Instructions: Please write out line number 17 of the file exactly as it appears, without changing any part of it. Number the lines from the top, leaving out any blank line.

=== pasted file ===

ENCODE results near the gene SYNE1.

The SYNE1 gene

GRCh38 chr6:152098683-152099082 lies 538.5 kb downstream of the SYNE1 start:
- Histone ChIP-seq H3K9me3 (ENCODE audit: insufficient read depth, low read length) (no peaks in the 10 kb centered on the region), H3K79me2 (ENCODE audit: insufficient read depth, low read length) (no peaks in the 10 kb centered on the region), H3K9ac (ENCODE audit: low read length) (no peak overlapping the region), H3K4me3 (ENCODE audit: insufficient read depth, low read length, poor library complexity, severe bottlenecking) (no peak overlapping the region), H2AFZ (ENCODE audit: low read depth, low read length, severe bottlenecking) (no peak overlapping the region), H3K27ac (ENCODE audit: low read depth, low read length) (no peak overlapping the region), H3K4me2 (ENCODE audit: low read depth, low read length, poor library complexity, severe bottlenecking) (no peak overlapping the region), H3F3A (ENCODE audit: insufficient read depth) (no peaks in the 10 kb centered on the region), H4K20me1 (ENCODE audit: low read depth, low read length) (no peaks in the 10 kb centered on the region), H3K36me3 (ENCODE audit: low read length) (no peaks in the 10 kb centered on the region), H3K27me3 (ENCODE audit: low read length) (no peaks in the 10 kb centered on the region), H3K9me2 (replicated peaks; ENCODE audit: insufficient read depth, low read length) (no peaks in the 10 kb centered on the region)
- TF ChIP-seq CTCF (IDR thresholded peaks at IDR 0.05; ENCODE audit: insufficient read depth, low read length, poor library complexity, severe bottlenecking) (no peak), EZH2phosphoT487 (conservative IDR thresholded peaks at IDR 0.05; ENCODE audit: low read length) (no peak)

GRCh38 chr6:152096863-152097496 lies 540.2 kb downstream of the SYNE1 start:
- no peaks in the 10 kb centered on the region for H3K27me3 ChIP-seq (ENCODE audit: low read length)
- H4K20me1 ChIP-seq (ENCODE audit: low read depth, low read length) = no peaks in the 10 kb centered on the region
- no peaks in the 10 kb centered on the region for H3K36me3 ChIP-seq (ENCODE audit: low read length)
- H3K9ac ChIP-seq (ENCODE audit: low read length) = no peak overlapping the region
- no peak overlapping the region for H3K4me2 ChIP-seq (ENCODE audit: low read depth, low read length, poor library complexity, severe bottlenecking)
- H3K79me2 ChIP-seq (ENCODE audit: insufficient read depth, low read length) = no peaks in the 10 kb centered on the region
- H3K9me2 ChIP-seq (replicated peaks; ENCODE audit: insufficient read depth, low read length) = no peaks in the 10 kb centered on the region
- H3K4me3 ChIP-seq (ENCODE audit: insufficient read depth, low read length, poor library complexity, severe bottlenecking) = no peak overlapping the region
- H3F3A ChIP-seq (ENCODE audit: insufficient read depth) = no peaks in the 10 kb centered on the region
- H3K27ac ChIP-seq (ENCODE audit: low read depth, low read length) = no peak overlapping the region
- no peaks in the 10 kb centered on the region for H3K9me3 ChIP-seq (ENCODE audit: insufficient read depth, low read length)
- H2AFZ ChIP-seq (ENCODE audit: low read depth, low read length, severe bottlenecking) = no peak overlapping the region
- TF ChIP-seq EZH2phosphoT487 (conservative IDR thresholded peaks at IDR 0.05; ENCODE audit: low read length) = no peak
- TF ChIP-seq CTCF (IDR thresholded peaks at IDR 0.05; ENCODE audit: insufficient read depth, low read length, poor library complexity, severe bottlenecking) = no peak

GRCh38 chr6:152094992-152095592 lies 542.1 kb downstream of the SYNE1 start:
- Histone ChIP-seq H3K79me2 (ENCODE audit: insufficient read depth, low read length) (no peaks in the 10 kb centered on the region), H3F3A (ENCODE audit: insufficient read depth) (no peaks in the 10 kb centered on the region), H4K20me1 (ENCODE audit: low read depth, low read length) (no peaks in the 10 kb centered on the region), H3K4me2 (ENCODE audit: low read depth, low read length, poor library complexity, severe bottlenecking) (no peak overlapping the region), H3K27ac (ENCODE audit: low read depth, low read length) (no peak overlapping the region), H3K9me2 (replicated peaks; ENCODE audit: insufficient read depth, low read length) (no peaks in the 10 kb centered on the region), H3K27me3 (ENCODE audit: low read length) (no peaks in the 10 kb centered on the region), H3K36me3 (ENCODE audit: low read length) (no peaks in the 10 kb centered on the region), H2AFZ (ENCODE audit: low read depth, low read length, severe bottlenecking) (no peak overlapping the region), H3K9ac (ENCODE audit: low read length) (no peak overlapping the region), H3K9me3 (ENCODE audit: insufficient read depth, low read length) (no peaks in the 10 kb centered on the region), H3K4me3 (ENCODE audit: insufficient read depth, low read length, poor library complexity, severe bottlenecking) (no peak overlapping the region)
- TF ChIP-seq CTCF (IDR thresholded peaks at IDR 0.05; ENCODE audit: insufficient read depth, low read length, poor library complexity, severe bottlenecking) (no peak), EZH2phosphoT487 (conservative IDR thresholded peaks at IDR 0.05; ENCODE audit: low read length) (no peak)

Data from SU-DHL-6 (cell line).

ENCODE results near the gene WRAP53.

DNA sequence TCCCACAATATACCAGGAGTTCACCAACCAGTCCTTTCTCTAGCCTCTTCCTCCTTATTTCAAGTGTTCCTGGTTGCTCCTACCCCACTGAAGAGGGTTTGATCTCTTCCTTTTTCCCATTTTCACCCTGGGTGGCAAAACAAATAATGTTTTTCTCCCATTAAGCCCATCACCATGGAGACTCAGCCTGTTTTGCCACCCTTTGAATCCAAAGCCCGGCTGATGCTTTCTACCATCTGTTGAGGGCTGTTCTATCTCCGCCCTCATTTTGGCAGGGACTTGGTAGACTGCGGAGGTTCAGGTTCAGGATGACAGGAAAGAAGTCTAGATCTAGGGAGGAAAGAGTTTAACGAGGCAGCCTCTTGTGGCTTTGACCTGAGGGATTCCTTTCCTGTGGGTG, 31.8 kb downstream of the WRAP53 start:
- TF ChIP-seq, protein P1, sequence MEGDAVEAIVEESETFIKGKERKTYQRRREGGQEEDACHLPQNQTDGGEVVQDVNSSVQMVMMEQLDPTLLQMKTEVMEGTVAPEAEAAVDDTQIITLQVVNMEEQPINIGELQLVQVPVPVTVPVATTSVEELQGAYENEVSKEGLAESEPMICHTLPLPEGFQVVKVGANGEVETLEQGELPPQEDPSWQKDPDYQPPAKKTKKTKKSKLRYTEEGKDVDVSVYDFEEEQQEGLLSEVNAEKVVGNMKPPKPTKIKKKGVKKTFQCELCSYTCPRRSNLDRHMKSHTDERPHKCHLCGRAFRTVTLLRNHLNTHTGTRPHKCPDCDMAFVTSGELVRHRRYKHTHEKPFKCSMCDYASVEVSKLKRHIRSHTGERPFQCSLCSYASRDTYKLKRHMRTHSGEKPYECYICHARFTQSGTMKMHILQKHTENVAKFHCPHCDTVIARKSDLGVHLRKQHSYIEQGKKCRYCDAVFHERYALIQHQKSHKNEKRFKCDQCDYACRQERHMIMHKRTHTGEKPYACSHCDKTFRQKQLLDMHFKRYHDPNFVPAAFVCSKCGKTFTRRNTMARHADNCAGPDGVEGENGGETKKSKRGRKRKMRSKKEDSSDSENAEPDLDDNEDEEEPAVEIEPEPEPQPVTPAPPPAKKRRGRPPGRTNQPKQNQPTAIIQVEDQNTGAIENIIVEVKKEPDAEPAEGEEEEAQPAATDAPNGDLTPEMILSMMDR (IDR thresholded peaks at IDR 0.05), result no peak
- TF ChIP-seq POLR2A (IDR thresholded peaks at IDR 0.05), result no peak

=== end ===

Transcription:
- no peaks in the 10 kb centered on the region for H3K9me3 ChIP-seq (ENCODE audit: insufficient read depth, low read length)